21.The Government should give further consideration to the feasibility of a single website. (Paragraph 93)

22.We emphasise the importance of good-quality training to managers in ensuring that good practice permeates all levels of organisations, and we share the concerns that have been raised regarding a lack of detail about the work being done in this area. (Paragraph 99)

23.The Government should outline in detail in their response to this Report the action being taking to ensure wider uptake of good-quality training for line managers. This should include the issues to be covered in any ACAS-designed training and any targets for take-up of training. (Paragraph 99)

24.We are concerned by the lack of detail in the Government’s response to the EHRC’s recommendations and we do not accept the Minister’s suggestion that the Government has set out clearly the action that it will take. Many of the EHRC’s recommendations were accepted in principle, with caveats, and there is a lack of clarity about which parts of those recommendations will be taken forward, when and how. We are surprised by the Minister’s assertion that it is not important or necessary to produce a plan, and that the Government can provide leadership without setting out what they intend to achieve, by when and how. On the contrary, if the Government is unable to set out a vision that can be shared, it less likely to be able to provide effective leadership on this issue. (Paragraph 105)

25.The Government should publish, alongside its response to this Report, a strong, specific communications plan for the awareness-raising and attitude-changing work it has agreed to undertake in response to the EHRC’s recommendations. The plan should include clear timelines and should set out where accountability for implementation will lie. (Paragraph 106)

26.We welcome the joint communications campaign being taken forward by the Government in partnership with the EHRC and businesses. However, we are not convinced that this approach alone will be enough to tackle the discrimination and negative employer attitudes evidenced in the BIS/EHRC research. (Paragraph 114)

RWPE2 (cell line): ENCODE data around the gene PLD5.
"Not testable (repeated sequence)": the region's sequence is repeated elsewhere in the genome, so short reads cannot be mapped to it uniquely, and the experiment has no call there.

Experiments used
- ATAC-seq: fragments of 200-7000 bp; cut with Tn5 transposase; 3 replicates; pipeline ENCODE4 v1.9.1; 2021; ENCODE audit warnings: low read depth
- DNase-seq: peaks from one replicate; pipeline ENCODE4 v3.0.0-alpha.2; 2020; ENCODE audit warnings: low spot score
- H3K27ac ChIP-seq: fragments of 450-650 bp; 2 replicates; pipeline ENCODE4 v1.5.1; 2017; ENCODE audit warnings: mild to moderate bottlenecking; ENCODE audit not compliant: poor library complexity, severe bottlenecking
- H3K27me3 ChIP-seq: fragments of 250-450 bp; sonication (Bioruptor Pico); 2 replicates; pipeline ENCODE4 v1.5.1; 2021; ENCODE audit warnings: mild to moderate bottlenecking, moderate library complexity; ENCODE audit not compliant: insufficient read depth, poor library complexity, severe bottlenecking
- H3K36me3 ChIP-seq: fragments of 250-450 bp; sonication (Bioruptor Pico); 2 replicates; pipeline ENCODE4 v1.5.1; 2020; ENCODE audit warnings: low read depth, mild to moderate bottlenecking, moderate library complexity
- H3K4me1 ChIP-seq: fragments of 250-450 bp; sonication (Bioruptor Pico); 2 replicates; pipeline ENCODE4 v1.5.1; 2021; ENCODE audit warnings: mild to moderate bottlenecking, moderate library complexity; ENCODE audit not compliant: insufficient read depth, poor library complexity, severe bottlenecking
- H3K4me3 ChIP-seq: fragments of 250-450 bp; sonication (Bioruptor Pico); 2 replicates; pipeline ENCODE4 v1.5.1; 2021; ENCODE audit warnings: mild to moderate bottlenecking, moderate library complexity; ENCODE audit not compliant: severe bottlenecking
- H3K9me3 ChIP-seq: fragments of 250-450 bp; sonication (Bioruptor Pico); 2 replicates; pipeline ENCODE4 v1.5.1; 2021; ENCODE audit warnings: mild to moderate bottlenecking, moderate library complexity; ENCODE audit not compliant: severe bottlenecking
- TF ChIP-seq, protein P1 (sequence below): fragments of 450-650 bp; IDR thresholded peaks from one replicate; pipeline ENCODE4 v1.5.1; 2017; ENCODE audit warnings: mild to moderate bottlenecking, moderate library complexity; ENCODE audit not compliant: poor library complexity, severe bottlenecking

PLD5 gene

27.The communications campaign needs to be underpinned by a strategy to provide practical support as well as clear incentives and disincentives to encourage greater compliance by employers. The Government should set out in its response to this Report the additional measures it will take to encourage compliance. In doing so, it should place particular emphasis on providing support and incentives for SMEs. We urge the Government to consider:

We further encourage the Government to link any reporting on retention rates to its work to reduce the Gender Pay Gap. (Paragraph 115)

Improving access to justice

28.We note the Minister’s acknowledgment that pregnant women “have got quite a lot else on their minds and on their plates” and that this may be a reason why they do not take action against their employer when they suspect there has been discrimination. This easy acceptance of the pressures on expectant mothers contradicts the Government’s assertion that there is “no evidence” of a need to increase the time limit for a woman to bring an employment tribunal claim. We agree with the EHRC that the case has been made. (Paragraph 142)

29.There is clear evidence of a need to extend the limit for new and expectant mothers. We therefore endorse the Justice Committee’s recommendation that the Government review the three-month time limit for bringing a claim in maternity and pregnancy discrimination cases. We suggest that six months would be a more suitable time limit. (Paragraph 143)